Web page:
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The Guardian and the New York Times revealed that the British political consulting firm had been able to harvest the personal data of millions of Facebook users without permission.Cambridge Analytica had to file for insolvency just a few months after the scandal, but most of the outrage fell on Facebook, which was dragged over the coals for allowing this to happen.The social media company’s founder and chief executive Mark Zuckerberg was hauled in front of politicians in the US and Europe, and Facebook has been working relentlessly to fix its reputation and restore public trust.To mark the occasion, I asked several tech experts to weigh in on the incident, and how it has affected not just Facebook, but the entire tech industry.Note that this wasn’t technically a data breach.“This came down to a lack of disclosure,” he explains.
Facebook has recently bemoaned the decline in US local news sources, but a major reason for this has been the collapse in media advertising revenues.As digital replaced analogue as the primary way of consuming media, advertising moved to the main online content aggregators, specifically its dominant search engine and its dominant social media service.Not only did this suck revenue away from traditional media, it forced many media to resort to low-quality ‘clickbait’ journalism in order to drive the volumes of traffic its remaining advertisers increasingly demanded.By definition aggregators don’t produce their own content and are entirely reliant on a steady flow of third party to keep its users active and the revenues it makes on the back of their searching and sharing flowing.This model is, therefore, intrinsically parasitic and comes with the major problem that parasites eventually kill their hosts.Despite this, however, Facebook yesterday was moved to lament the existence of ‘news deserts’ in the US and is contributing to research to find out what is the cause of them.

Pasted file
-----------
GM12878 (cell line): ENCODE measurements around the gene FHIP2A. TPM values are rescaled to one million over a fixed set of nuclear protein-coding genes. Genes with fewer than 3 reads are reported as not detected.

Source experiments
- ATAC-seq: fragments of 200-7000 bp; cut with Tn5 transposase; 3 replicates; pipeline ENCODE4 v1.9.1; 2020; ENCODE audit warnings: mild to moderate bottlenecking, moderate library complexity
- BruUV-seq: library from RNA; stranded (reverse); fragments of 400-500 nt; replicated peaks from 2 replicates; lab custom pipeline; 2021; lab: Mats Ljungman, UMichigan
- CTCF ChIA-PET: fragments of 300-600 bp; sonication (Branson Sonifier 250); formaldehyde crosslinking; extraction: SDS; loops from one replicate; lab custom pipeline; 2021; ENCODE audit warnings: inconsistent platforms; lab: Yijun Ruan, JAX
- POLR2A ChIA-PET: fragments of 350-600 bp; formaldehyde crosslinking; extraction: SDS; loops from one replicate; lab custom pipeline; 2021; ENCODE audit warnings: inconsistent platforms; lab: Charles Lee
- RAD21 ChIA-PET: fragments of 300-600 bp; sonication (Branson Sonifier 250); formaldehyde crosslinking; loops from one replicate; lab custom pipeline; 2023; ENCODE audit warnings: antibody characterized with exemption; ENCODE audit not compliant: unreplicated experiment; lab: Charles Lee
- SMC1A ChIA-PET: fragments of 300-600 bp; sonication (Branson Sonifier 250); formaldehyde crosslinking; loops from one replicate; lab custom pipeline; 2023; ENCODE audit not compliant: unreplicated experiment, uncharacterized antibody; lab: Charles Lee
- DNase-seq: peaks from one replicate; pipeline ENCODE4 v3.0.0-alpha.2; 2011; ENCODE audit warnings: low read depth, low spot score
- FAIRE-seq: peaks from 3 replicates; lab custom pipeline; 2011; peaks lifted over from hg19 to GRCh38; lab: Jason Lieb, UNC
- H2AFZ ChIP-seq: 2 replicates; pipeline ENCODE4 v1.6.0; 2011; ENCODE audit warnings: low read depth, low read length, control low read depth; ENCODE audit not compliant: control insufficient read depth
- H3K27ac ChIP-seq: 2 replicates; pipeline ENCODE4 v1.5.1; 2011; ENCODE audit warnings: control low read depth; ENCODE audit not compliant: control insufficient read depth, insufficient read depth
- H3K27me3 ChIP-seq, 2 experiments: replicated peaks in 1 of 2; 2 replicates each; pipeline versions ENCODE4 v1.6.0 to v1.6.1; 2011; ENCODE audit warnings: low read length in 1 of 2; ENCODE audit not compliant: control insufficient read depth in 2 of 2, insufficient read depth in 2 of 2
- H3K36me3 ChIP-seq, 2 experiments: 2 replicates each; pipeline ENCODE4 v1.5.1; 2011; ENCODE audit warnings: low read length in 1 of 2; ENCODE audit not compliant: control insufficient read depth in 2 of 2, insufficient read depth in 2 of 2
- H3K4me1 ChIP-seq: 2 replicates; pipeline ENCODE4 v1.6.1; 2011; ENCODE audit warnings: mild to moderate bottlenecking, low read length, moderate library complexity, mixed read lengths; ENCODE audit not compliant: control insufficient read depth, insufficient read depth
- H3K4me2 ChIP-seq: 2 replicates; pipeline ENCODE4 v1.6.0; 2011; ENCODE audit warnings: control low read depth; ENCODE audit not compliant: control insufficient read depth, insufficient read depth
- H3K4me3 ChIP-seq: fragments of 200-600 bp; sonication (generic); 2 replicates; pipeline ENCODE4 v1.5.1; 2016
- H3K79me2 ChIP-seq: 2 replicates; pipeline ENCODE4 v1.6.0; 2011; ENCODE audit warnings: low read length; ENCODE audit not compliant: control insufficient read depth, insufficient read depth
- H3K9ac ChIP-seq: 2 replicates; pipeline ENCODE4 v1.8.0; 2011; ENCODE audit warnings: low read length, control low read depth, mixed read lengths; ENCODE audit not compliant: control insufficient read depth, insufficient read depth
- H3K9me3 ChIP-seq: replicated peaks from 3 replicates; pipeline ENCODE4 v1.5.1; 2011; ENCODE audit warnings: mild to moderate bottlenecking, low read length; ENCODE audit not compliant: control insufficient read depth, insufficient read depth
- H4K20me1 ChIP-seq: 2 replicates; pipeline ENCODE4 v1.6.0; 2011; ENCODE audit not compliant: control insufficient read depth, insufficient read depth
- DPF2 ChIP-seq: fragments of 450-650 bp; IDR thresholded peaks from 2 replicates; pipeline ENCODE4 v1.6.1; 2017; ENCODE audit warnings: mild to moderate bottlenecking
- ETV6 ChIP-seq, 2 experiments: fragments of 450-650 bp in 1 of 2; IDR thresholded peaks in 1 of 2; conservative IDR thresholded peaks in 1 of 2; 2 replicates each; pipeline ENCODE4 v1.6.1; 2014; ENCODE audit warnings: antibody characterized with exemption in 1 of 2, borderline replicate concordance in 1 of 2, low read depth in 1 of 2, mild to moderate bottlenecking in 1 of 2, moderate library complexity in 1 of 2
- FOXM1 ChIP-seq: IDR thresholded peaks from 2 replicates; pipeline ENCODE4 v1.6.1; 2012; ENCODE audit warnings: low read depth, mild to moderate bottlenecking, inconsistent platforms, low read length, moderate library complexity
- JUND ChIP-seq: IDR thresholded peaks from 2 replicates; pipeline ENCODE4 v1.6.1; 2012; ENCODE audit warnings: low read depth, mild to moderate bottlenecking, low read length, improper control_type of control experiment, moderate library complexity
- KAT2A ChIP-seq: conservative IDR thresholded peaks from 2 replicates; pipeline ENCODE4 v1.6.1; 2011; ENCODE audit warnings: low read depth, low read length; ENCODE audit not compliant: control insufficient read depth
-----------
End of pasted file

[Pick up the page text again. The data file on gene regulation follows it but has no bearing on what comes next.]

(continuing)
After years of escalating scandals, Congress is looking for ways to crack down on the size and power of tech companies like Facebook and Google.Sen. Josh Hawley, a Missouri Republican, has emerged as a surprising Republican voice on those issues.The youngest working lawmaker in the Senate, Hawley has taken a lead on the ongoing investigations into Facebook, joining with Sens.Ed Markey (D-MA) and Richard Blumenthal (D-CT) in February for a letter probing the company’s teen data collection practices, and penning legislation with Democrats that would extend more rigorous privacy protections for children.I think that the whole gamut should be on the table for what it looks like.Just last month, the FTC penalized the app Tik Tok with a record-setting $5.7 million fine for violating the Children’s Online Privacy Protection Act (COPPA).
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WhatsApp co-founder Brian Acton appeared as a speaker at a class at Stanford University earlier this week, where he spoke about the decision to sell the company to Facebook, and urged students to delete their Facebook accounts.According to Buzzfeed News, Acton spoke during an undergraduate course called Computer Science 181 alongside another former Facebook employee, Ellora Israni, founder of She++.During the class, Acton spoke about why he sold Whatsapp to Facebook in the first place, and why he left, and criticized the drive to prioritize monetization over user privacy.During his talk, he noted that major social media companies like Apple and Google have struggled to moderate their content.“These companies are not equipped to make these decisions,” he said.“And we give them the power.
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On October 27, 2012, Facebook CEO Mark Zuckerberg wrote an email to his then-director of product development.For years, Facebook had allowed third-party apps to access data on their users’ unwitting friends, and Zuckerberg was considering whether giving away all that information was risky.“I just can’t think of any instances where that data has leaked from developer to developer and caused a real issue for us.”If Zuckerberg had a time machine, he might have used it to go back to that moment.Who knows what would have happened if, back in 2012, the young CEO could envision how it might all go wrong?At the very least, he might have saved Facebook from the devastating year it just had.